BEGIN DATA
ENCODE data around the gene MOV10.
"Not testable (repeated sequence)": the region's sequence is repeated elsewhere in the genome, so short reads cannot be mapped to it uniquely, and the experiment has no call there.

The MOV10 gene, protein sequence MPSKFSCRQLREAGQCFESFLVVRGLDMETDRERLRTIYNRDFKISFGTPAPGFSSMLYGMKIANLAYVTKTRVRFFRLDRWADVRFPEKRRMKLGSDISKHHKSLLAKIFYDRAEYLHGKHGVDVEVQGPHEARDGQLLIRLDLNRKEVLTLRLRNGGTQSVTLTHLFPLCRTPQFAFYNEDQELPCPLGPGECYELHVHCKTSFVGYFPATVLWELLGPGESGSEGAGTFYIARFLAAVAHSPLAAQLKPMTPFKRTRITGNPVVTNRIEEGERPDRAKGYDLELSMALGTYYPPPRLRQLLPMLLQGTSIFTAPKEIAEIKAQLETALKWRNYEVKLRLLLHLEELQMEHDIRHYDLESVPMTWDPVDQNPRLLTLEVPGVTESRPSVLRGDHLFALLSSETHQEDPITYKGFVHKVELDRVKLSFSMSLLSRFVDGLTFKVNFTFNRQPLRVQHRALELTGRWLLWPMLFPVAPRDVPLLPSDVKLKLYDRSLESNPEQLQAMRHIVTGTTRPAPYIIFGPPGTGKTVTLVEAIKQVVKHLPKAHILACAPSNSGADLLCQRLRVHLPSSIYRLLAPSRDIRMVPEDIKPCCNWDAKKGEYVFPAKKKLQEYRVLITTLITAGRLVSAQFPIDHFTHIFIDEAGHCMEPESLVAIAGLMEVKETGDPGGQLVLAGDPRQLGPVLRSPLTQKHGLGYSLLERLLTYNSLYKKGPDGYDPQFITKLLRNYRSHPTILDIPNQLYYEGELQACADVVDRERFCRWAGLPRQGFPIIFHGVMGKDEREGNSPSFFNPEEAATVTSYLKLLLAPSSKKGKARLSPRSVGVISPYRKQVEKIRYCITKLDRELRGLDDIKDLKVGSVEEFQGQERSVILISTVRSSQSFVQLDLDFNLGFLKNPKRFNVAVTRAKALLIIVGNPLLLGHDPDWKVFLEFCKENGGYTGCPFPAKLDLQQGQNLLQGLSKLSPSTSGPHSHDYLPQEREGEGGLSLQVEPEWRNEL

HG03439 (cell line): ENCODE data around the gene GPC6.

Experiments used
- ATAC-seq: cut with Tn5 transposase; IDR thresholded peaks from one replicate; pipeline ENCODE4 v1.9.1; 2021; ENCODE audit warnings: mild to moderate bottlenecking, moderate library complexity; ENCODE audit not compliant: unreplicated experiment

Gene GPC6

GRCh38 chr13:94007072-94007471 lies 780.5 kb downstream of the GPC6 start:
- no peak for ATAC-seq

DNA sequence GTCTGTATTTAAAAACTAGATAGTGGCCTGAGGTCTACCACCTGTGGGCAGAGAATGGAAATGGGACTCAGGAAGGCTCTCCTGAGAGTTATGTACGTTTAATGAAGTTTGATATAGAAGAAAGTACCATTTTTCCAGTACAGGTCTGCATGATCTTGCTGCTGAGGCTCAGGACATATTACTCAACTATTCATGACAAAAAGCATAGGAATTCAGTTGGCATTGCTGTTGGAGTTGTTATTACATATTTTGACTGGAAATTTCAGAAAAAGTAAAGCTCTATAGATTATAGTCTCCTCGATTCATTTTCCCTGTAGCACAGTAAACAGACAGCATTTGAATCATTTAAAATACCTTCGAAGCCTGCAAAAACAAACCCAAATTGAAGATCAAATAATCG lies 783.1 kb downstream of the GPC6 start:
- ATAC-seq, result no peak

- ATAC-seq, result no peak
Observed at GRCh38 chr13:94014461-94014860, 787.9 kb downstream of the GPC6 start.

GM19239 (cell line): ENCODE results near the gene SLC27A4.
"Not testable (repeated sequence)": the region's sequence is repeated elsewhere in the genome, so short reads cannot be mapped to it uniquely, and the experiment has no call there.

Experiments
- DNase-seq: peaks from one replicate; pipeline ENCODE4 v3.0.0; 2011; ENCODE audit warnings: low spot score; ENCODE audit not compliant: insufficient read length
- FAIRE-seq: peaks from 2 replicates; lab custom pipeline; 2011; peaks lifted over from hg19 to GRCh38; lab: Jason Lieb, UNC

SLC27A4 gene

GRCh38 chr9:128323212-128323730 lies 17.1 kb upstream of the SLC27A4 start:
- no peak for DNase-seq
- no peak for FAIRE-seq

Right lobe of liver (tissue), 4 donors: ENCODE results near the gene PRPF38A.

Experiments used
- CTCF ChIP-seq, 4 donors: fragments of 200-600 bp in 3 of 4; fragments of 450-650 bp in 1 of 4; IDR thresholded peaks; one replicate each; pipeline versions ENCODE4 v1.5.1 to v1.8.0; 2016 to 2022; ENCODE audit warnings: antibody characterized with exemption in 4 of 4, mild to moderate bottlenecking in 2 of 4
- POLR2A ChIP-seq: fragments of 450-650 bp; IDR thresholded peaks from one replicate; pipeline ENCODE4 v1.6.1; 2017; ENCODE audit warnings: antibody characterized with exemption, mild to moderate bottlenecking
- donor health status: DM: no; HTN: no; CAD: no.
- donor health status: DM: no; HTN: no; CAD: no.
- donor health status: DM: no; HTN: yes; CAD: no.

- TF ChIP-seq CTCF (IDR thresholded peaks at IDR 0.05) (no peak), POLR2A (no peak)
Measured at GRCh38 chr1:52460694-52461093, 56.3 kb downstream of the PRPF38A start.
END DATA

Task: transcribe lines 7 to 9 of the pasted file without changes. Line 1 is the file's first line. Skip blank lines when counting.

Gene GPC6

GRCh38 chr13:94007072-94007471 lies 780.5 kb downstream of the GPC6 start:
- no peak for ATAC-seq